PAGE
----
HIV Organ Policy Equity (HOPE) Act

H.R. 698; S. 330

The Problem

Major advances in the treatment of HIV and AIDS mean that HIV-positive individuals are living longer, and like other older Americans, they too are developing medical conditions that require organ transplant.  However, the number of individuals in need of organ transplants far exceeds the availability of healthy organs; more than 100,000 patients are actively waiting for life-saving organs and about 50,000 more are added annually.  Permitting organs from deceased, HIV-positive donors to be used for transplant to HIV-positive recipients has the potential to save 1,000 HIV-infected patients with liver and kidney failure each year, as well as shortening the general waiting list for uninfected people awaiting transplants.  However, federal laws on organ transplants, as well as federal criminal statutes, currently prohibit such organ donations.   

What is the HOPE Act?

The HIV Organ Policy Equity (HOPE) Act would permit donated, HIV-positive organs to be used for transplantation in HIV-positive patients, a medical procedure currently prohibited by federal law.  The HOPE Act directs the Department of Health and Human Services and the Organ Procurement Transplant Network (OPTN) to develop and institute standards for research on HIV-positive organ transplantation and permits the Secretary to permit positive-to-positive transplantation if it is determined that the results of research warrant such a change.  The Secretary would be required to direct OPTN to develop standards to ensure that positive-to-positive transplantation does not impact the safety of the organ transplantation network.  In addition, the Act amends federal criminal law regarding HIV transmission to clarify that such organ donations are not barred.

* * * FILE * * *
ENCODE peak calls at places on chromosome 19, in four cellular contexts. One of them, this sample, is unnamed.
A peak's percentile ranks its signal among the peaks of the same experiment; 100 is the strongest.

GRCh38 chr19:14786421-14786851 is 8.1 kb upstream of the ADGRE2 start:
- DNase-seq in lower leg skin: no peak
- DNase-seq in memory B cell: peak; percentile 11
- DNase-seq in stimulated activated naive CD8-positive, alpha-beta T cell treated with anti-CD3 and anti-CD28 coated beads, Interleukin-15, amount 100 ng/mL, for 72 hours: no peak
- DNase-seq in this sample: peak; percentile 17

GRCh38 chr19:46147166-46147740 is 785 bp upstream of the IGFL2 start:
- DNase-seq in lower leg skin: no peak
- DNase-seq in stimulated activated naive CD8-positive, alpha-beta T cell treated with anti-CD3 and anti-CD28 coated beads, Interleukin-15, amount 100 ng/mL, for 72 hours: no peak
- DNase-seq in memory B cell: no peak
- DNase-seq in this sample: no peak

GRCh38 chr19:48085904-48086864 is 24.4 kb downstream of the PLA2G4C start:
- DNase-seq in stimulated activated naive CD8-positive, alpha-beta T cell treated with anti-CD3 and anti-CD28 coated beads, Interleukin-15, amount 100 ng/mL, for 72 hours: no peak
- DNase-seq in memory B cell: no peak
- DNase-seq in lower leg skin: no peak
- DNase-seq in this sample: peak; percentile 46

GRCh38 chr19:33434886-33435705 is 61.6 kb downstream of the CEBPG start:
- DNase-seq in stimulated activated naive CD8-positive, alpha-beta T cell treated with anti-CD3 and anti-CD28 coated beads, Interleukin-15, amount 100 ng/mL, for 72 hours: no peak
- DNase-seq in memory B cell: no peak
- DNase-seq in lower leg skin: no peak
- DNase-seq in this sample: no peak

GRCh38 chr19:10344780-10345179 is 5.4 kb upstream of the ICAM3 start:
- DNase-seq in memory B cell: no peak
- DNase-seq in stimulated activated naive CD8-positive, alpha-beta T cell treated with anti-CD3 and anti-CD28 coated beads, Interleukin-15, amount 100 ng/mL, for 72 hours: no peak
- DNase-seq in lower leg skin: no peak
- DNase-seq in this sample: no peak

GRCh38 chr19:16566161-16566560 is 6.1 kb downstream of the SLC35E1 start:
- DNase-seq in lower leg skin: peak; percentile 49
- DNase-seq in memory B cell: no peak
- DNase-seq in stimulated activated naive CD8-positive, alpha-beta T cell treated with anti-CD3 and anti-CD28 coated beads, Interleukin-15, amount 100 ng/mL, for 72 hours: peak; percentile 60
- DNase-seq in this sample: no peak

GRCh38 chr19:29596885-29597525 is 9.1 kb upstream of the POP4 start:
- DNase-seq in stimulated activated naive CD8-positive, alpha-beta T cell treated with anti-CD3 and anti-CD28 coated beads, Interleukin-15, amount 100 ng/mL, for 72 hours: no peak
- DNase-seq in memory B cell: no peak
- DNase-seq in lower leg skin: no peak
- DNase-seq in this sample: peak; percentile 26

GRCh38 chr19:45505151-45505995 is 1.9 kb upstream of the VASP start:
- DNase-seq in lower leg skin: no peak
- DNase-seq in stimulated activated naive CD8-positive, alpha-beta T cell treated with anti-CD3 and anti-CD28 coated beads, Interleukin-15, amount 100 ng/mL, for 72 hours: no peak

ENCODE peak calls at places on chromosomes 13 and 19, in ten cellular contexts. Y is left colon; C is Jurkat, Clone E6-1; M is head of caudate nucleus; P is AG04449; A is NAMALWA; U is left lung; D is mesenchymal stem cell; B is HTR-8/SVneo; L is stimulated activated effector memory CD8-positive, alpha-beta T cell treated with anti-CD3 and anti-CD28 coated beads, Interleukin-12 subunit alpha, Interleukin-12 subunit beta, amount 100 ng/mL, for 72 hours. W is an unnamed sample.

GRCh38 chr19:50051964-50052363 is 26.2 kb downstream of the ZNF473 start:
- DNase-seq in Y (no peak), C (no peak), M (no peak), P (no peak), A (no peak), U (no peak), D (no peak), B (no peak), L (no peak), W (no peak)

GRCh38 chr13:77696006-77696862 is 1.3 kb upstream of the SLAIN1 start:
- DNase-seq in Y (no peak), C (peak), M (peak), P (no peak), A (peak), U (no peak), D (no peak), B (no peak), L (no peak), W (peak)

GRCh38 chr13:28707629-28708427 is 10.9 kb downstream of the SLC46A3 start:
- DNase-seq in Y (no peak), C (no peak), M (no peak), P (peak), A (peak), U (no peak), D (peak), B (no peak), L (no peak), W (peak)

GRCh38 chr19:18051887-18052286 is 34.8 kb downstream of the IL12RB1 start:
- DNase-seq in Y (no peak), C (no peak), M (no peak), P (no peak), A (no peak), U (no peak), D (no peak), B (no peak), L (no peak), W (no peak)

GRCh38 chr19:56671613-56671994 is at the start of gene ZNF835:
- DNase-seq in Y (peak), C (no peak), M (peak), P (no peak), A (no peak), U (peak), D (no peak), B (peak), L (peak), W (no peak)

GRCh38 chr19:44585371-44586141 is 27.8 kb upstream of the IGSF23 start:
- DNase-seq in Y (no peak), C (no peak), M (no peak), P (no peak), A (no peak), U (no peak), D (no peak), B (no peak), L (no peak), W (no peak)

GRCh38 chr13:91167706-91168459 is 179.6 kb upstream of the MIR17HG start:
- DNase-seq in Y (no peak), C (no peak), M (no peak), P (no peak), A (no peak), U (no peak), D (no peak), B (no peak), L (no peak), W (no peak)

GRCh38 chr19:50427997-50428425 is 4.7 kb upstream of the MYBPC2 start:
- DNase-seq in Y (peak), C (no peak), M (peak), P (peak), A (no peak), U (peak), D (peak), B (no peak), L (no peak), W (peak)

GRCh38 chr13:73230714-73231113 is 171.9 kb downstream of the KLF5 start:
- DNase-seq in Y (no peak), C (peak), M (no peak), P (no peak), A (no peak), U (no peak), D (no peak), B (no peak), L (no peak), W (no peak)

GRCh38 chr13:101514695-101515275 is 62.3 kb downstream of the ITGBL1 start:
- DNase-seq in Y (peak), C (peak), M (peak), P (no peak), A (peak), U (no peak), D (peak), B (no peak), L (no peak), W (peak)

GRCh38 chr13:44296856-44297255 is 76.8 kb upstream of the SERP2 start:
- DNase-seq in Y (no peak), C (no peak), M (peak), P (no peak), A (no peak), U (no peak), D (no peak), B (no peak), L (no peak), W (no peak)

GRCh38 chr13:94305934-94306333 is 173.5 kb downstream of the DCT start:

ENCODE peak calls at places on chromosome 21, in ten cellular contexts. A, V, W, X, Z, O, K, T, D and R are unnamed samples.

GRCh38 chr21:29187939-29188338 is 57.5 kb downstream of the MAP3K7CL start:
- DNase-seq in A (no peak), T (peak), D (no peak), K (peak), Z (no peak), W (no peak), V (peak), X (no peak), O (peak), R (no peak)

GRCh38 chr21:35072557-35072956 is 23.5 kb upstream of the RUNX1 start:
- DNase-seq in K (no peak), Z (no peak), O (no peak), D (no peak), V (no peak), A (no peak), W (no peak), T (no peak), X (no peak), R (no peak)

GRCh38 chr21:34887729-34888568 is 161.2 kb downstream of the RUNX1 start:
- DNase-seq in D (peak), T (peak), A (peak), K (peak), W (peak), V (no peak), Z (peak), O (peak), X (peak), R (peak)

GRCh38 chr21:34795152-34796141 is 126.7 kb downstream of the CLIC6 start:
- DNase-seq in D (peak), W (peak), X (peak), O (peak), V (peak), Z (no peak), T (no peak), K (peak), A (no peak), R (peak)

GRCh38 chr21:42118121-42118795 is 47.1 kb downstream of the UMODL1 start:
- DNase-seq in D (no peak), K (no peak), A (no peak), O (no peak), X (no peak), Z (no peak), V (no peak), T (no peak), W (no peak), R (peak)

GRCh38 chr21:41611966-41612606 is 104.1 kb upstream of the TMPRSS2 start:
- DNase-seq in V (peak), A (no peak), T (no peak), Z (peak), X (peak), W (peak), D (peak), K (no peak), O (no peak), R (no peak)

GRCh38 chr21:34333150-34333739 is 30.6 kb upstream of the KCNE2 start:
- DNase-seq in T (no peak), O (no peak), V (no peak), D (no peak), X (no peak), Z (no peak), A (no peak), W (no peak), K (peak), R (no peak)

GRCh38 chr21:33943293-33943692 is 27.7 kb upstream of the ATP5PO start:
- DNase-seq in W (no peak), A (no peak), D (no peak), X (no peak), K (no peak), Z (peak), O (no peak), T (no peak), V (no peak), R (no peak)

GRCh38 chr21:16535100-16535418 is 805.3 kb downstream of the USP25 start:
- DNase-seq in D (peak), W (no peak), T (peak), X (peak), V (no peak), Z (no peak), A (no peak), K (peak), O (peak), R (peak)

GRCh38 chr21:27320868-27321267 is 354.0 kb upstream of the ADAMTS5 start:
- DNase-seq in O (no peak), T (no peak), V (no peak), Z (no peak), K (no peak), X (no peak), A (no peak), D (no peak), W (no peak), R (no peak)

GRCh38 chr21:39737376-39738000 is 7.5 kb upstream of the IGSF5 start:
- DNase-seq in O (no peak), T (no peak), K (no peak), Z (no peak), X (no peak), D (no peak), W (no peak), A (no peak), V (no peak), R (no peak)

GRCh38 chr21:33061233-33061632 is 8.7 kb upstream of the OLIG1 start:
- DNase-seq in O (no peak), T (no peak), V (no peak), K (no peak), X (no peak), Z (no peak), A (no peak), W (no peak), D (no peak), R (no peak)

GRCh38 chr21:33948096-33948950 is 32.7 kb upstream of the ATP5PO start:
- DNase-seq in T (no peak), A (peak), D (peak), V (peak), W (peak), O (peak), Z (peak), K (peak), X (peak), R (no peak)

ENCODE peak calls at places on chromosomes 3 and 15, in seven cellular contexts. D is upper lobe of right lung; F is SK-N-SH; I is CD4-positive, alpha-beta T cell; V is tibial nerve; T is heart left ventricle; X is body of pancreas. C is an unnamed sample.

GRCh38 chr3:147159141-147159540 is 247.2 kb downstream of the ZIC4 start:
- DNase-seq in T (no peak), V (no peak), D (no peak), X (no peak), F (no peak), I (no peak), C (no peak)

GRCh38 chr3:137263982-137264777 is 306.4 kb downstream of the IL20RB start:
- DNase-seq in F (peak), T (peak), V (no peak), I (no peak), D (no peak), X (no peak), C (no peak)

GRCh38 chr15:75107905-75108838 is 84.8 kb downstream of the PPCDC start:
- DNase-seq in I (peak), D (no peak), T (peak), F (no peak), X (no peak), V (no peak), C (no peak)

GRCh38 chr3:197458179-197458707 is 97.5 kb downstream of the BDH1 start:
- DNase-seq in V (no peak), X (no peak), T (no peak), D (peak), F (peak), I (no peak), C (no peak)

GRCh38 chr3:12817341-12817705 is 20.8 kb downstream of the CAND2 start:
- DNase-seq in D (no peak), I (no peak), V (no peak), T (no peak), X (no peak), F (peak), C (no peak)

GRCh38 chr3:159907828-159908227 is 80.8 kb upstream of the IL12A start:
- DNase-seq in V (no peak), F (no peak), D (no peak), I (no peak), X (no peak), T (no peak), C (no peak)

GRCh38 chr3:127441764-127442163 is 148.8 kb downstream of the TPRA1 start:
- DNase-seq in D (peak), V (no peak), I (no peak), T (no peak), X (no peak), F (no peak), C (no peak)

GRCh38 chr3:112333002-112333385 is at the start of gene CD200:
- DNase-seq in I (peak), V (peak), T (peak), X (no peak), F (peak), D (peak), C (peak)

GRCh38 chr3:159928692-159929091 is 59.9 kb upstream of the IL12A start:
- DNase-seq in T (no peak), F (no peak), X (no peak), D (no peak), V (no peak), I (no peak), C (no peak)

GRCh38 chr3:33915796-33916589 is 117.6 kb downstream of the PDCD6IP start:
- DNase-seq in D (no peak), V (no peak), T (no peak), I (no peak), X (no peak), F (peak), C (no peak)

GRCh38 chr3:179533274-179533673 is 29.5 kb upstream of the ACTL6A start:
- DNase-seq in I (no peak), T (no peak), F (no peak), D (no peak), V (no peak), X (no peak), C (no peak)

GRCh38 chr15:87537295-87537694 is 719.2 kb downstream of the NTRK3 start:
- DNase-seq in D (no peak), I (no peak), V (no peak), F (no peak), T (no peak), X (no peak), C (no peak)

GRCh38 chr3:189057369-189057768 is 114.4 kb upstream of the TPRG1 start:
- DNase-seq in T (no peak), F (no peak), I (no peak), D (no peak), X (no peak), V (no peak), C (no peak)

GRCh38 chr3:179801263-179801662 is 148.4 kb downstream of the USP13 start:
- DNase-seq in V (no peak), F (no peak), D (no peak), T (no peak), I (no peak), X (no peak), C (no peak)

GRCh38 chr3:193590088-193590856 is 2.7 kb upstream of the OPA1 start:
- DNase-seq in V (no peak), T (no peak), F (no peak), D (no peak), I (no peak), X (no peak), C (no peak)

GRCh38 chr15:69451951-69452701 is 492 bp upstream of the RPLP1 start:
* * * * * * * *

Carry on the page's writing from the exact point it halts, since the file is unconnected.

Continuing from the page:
Public Health Support

The HOPE Act has the potential to save hundreds of lives by making more organs safely available for transplant.  That is why the Act is supported by dozens of organizations that advocate on transplant policy and communities with an increased need for transplantation, including: AIDS United, amfAR, American Medical Association, American Society for Nephrology, Association of Organ Procurement Organizations, American Society of Transplantation, American Society of Transplant Surgeons, Dialysis Patient Citizens, HIV Medicine Association, and United Network for Organ Sharing (UNOS). 


What is the Current Status of the Bill?

The HOPE Act was introduced on February 14, 2013, in the Senate by Sens. Barbara Boxer (D-CA), Tammy Baldwin (D-WI), Tom Coburn (R-OK), and Rand Paul (R-KY) and in the House by Rep. Lois Capps (D-CA). On June 17, 2013, the Senate passed S. 330 by unanimous consent. On July 17, 2013, the House Committee on Energy and Commerce passed H.R. 698 by unanimous consent. On November 12, 2013, the House passed S. 330 by unanimous consent.


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Last Updated: November 13, 2013